Shinshu University and Toshiba have formulated a tumour-tropic liposome technology for transporting therapeutic genes into cancer cells.
Toshiba Corporation and a team led by Professor Yozo Nakazawa at the Department of Paediatrics, Shinshu University, have together developed a “tumour-tropic liposome technology” for cancer gene therapy. The technology uses unique, nano-sized biodegradable liposomes developed by Toshiba to accurately and efficiently deliver therapeutic genes to targeted cancer cells, and achieves safer gene delivery than viruses used as carriers.
The tumour-tropic liposome developed by Toshiba can deliver therapeutic genes selectively to tumour cells, not normal cells. Shinshu university and Toshiba have demonstrated that the tumour-tropic liposome can deliver the therapeutic gene to T-cell leukaemia cells and achieve a 30-fold increase in uptake and 400-fold increase in gene expression than normal T-cells. The technology is expected to reduce burdens on patients during treatment, and offers the potential to develop new treatments for other cancers.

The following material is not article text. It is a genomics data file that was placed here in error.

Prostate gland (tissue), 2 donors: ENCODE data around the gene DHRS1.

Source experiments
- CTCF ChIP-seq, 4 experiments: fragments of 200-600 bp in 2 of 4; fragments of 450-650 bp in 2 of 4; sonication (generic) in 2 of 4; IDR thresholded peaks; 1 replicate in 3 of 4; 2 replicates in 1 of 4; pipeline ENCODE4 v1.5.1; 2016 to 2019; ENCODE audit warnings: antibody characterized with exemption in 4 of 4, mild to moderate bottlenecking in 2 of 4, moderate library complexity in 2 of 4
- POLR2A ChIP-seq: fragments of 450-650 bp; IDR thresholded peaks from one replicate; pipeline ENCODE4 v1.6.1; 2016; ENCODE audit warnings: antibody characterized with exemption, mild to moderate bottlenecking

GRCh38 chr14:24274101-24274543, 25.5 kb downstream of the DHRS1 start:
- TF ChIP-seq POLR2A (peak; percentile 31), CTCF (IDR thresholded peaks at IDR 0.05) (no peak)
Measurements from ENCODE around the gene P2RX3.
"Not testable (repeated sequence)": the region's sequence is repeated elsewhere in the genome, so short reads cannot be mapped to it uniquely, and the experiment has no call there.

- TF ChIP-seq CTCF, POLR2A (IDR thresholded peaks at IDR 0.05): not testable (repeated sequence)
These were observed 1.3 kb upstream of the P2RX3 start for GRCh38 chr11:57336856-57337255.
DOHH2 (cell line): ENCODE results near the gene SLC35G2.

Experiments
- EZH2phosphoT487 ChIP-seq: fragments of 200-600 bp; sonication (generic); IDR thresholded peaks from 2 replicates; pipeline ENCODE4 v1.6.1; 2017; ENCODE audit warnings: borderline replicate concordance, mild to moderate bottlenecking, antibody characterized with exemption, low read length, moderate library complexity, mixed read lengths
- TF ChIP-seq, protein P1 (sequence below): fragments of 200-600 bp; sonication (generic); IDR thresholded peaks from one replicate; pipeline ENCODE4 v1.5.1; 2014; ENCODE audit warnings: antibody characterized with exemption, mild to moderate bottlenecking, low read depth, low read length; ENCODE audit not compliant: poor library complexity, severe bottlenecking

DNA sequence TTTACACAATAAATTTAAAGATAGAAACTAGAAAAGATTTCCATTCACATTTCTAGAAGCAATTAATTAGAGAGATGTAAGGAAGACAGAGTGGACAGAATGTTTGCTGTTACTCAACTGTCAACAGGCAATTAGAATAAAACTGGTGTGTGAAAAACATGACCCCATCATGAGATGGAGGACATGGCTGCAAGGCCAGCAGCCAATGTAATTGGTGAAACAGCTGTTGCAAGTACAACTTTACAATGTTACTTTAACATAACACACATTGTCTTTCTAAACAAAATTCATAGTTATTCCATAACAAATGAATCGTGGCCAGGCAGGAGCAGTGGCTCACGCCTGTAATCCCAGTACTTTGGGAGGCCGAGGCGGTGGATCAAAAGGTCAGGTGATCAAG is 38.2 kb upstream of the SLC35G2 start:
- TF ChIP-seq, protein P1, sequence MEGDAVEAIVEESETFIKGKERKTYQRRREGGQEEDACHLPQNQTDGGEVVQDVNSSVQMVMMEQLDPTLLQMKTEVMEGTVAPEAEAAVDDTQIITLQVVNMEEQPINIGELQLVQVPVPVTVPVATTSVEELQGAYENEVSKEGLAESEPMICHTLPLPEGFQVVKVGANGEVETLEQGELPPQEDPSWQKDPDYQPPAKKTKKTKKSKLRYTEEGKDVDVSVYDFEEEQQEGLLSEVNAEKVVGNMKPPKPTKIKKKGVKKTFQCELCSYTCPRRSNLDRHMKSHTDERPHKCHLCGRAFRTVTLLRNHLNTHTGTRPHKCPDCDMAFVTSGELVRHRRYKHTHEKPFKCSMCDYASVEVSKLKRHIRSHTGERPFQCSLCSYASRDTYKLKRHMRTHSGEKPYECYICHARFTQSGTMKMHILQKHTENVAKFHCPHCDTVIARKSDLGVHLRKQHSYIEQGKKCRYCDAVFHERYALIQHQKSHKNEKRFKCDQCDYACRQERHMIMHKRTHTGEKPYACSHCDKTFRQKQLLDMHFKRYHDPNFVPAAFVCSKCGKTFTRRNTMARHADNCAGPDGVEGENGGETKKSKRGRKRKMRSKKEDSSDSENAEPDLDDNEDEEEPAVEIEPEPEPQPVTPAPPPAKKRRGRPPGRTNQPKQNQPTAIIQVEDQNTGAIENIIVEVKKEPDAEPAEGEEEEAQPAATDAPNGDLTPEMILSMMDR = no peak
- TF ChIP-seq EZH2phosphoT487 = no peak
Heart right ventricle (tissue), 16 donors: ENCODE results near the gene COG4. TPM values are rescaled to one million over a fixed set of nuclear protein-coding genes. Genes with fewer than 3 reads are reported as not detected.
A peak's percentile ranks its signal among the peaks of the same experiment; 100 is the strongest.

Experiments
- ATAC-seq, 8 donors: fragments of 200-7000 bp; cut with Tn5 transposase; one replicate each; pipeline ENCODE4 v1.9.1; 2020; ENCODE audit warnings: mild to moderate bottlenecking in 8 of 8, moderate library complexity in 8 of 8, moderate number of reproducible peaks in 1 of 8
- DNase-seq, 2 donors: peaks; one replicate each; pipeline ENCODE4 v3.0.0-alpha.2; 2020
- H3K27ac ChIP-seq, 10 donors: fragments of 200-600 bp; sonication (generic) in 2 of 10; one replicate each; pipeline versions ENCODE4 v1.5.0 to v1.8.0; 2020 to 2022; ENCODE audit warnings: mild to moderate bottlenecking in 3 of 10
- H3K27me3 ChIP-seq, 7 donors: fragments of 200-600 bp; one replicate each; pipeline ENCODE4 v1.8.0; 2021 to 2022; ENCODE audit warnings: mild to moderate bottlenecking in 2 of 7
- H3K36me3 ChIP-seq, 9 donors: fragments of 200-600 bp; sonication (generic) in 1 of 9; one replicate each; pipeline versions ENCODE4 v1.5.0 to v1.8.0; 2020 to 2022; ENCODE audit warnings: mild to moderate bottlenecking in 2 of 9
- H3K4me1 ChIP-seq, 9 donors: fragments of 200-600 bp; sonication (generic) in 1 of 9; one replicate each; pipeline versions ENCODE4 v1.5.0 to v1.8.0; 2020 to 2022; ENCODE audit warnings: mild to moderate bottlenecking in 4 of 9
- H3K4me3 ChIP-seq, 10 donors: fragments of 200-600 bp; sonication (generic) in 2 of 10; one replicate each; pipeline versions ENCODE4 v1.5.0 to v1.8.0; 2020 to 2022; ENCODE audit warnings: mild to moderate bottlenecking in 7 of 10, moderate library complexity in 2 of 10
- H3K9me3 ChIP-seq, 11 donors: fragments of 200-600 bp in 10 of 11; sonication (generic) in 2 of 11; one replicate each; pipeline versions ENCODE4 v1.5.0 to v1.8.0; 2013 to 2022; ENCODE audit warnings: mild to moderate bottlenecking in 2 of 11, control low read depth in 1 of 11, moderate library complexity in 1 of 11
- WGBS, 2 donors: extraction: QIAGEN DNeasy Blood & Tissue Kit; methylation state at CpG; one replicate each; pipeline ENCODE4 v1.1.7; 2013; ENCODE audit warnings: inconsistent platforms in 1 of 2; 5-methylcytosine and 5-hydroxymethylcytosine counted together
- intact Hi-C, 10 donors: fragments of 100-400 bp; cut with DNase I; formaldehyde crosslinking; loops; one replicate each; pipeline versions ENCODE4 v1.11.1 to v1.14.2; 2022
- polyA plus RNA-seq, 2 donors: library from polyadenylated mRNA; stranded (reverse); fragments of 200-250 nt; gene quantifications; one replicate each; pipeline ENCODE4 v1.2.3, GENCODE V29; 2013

The technology was presented by Shinshu University and Toshiba at the annual American Society for Gene & Cell Therapy held on 12 May 2020.
In cancer gene therapy, it involves the insertion of therapeutic genes into target cells to repair cell function. While this might offer a promising way to treat cancers, methods of gene therapy have yet to be concrete with many barriers still to overcome.
Transporting the therapeutic genes into a target cell is one of these barriers. Current approaches often achieve this by using a virus as the carrier. However, it brings with concerns for the risk of infection and cell tropism.
Collaboration between Shinshu University and Toshiba have reaped results of utilising biodegradable liposomes as non-virus carriers of therapeutic genes. This led to the development of tumour-tropic liposomes that are able to safely and effectively deliver therapeutic genes to targeted cancer cells.
Toshiba has applied its know-how in materials technology to the design of liposomes with lipids that degrade naturally in cells, as their major component. Toshiba will continue to contribute its specialized capabilities in materials science to the collaboration with Shinshu University, in support of further enhancing the delivery and application of cancer-directed liposomes and promoting the widespread use of gene therapy. [APBN]